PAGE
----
Interview by Yising Kao, Photos by Courtney Kiara
What inspired you to want to become a music photographer?
I don’t know if it was something I was necessarily inspired to push for - it just sort of happened when I realized that was the thing I liked most to do at shows. I guess most directly, maybe my bad dancing skills and impulse to say sorry when I bump into people in crowds inspired me to venture into the photo pit? Who’s to say?!
You’ve recently worked as a tour photographer for With Confidence on their Love and Loathing in Paradise tour. What was your day to day experience like and what are some challenges that you faced?
My day-to-day experience was so great in that I was surrounded by a lot of kind people, and I definitely faced some challenges with my workload as I had so many tasks to complete, but it worked out as best as it could and I’m happy to have gotten to hang with such good pals for the winter.
What are some important skills to have when working with an artist or band, especially since tour photographers are invited into such a personal space?
I generally work under the pretense that I’m there to both make people feel as comfortable as possible in order to document them at their best and most honest, but I guess just knowing to always have your camera on you while knowing when and where to point it. I don’t ever want to make people feel uncomfortable or like I’m taking advantage of them welcoming me in to their worlds.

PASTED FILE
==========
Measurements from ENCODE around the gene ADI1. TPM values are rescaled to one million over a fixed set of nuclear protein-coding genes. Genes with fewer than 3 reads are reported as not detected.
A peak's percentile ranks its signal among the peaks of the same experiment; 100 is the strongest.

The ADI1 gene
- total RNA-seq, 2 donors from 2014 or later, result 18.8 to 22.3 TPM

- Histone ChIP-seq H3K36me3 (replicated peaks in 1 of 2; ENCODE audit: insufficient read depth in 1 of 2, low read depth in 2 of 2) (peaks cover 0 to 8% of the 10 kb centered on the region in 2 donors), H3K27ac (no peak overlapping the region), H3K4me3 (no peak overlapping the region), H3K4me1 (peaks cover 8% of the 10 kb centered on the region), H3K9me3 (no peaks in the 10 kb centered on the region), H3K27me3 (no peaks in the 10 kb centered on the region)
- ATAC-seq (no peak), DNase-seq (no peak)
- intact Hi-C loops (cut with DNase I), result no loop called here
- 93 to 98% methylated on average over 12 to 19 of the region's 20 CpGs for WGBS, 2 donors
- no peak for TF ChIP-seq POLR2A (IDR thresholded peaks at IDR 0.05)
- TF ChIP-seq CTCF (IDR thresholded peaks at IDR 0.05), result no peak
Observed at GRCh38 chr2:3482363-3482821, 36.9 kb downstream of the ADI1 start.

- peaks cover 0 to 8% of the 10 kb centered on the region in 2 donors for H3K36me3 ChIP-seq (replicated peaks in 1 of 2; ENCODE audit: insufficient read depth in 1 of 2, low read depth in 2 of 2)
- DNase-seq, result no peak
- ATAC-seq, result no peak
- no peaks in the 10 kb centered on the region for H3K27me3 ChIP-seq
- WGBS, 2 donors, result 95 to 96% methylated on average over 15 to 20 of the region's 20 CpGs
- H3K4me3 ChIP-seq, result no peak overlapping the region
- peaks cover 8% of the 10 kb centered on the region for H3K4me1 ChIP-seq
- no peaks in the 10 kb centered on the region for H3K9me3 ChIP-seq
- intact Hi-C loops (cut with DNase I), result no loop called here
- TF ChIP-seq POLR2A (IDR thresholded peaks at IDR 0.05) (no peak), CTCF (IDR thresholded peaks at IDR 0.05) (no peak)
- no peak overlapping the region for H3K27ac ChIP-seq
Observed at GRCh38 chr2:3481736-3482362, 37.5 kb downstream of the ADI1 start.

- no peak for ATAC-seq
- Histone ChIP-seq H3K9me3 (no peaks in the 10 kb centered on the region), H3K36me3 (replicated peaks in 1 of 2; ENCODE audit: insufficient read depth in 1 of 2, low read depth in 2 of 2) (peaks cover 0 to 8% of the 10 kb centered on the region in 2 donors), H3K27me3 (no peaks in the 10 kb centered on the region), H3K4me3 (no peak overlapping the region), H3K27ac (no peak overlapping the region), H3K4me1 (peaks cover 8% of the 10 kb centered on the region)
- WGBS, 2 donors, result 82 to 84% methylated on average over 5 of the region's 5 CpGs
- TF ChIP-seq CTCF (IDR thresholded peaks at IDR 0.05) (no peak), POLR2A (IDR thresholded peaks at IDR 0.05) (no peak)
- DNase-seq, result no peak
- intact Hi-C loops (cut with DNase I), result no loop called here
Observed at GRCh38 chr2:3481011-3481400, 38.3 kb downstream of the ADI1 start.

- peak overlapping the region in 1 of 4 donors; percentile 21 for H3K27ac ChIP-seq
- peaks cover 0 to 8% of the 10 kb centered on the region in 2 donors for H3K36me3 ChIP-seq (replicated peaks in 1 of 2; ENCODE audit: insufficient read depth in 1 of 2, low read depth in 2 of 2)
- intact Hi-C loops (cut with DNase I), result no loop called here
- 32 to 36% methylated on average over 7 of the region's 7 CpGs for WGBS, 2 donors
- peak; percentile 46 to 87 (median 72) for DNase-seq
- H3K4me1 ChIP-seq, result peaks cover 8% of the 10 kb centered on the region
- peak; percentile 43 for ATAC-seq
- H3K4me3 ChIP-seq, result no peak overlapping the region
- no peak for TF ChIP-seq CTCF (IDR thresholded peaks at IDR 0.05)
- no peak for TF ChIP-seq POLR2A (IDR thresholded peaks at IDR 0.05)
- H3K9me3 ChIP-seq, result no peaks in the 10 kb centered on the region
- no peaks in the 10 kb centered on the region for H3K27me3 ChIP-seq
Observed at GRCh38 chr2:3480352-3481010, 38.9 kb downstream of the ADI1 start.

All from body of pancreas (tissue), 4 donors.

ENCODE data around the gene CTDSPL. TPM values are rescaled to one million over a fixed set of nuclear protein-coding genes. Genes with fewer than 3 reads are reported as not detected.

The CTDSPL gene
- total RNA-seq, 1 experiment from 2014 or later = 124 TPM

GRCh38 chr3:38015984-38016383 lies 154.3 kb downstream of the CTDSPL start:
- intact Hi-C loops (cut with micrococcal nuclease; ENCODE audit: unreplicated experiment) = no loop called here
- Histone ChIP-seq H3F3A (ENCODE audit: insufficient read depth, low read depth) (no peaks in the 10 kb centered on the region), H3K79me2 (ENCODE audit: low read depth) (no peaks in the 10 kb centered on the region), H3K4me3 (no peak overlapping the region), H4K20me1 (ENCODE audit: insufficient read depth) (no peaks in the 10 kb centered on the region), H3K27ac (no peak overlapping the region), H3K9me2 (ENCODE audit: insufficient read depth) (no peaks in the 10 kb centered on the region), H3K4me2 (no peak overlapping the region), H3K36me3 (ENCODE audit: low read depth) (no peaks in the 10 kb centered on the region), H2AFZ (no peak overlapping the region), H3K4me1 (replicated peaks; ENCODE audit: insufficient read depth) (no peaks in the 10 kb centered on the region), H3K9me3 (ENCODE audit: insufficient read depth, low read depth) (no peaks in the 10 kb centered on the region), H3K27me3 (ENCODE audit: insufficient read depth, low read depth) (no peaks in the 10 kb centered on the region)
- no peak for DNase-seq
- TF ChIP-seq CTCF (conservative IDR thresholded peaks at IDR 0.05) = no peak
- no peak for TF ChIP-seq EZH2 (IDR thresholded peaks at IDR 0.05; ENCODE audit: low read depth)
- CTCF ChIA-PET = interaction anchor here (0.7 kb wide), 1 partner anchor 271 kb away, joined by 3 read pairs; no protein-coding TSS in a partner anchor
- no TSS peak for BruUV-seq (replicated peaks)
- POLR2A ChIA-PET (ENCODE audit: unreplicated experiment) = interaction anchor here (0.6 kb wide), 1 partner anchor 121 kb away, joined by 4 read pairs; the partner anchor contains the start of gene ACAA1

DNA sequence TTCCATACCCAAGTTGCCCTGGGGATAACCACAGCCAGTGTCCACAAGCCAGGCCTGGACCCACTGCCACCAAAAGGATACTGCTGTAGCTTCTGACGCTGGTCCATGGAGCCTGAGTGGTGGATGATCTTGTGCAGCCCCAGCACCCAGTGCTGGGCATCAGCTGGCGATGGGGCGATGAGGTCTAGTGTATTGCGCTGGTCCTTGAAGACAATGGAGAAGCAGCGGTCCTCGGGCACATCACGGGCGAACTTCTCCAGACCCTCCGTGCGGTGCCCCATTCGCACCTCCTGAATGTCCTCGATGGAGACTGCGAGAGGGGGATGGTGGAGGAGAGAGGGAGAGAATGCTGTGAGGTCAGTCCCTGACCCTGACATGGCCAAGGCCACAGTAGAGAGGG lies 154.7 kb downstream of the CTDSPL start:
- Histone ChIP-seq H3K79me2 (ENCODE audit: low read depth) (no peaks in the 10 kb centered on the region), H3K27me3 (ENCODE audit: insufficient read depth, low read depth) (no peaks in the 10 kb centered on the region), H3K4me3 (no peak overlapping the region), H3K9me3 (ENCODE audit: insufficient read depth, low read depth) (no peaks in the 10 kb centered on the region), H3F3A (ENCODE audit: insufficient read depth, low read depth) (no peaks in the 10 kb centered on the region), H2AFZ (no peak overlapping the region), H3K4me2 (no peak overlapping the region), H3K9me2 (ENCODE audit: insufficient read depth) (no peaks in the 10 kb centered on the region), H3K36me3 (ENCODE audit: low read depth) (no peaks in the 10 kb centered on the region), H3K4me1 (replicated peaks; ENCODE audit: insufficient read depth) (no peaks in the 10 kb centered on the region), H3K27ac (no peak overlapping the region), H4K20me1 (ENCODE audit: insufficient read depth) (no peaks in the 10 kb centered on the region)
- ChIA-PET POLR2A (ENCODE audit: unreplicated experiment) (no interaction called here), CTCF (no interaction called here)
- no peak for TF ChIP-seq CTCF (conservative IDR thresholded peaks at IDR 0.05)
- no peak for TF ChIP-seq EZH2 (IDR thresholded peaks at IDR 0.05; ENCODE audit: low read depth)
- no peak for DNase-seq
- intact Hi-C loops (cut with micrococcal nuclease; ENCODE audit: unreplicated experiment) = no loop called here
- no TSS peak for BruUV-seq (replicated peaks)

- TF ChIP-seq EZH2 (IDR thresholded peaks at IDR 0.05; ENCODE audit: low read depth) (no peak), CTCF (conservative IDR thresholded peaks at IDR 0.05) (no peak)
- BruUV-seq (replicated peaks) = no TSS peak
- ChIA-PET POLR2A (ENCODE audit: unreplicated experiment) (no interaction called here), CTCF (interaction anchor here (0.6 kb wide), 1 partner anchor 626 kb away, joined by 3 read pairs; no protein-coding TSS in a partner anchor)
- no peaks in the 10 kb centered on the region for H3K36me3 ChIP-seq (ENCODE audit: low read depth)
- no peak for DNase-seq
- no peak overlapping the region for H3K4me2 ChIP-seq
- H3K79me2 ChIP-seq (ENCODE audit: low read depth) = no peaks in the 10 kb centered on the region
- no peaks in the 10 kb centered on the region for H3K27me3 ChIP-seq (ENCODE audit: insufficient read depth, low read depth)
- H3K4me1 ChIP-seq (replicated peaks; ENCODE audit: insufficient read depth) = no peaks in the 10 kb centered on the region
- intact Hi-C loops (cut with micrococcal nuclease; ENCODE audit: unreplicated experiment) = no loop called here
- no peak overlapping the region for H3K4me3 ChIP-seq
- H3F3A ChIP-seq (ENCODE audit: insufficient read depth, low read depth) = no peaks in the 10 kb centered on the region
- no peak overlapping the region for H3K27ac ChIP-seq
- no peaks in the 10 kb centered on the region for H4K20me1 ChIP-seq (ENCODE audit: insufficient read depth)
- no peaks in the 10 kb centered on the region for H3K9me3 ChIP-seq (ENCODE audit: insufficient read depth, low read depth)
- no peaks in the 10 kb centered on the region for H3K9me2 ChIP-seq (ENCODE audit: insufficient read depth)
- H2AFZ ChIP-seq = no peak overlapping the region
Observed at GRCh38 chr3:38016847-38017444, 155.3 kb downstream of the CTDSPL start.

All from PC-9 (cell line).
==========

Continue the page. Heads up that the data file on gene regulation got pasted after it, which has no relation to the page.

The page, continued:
The music industry is all about networking and maintaining relationships with others. What are some ways that you’ve networked with people that have helped you pursue your passions?
For me, “networking” is just forming new friendships and finding common ground, and I absolutely hate the thought of active networking because I think sometimes people can take that idea, and then navigate socially in a way that isn’t genuine. My friend Alicia told me once to “be 20% braver” in situations that I’m nervous or when I’m worried about what people might think of me (as much as I don’t want to worry about that), and it has taken the form of talking about things I care about and sometimes tripping over my words - and over my feet, and other objects near me - and just being okay with that. I think if you’re entirely yourself, you can only either gain friends or gain the knowledge that you’re not compatible with some people, which really is helpful in its own right.
What advice do you want to give to aspiring tour photographers?
I would say that mustering up the courage to go out and bring your camera with you will put you in a good position to do the thing you care about. Showing up is so much of what will get you into situations that make you feel good about your abilities, and remaining true to yourself, humble, open, and kind can only ever help you achieve your goals.
Jordan Buckley of Every Time I Die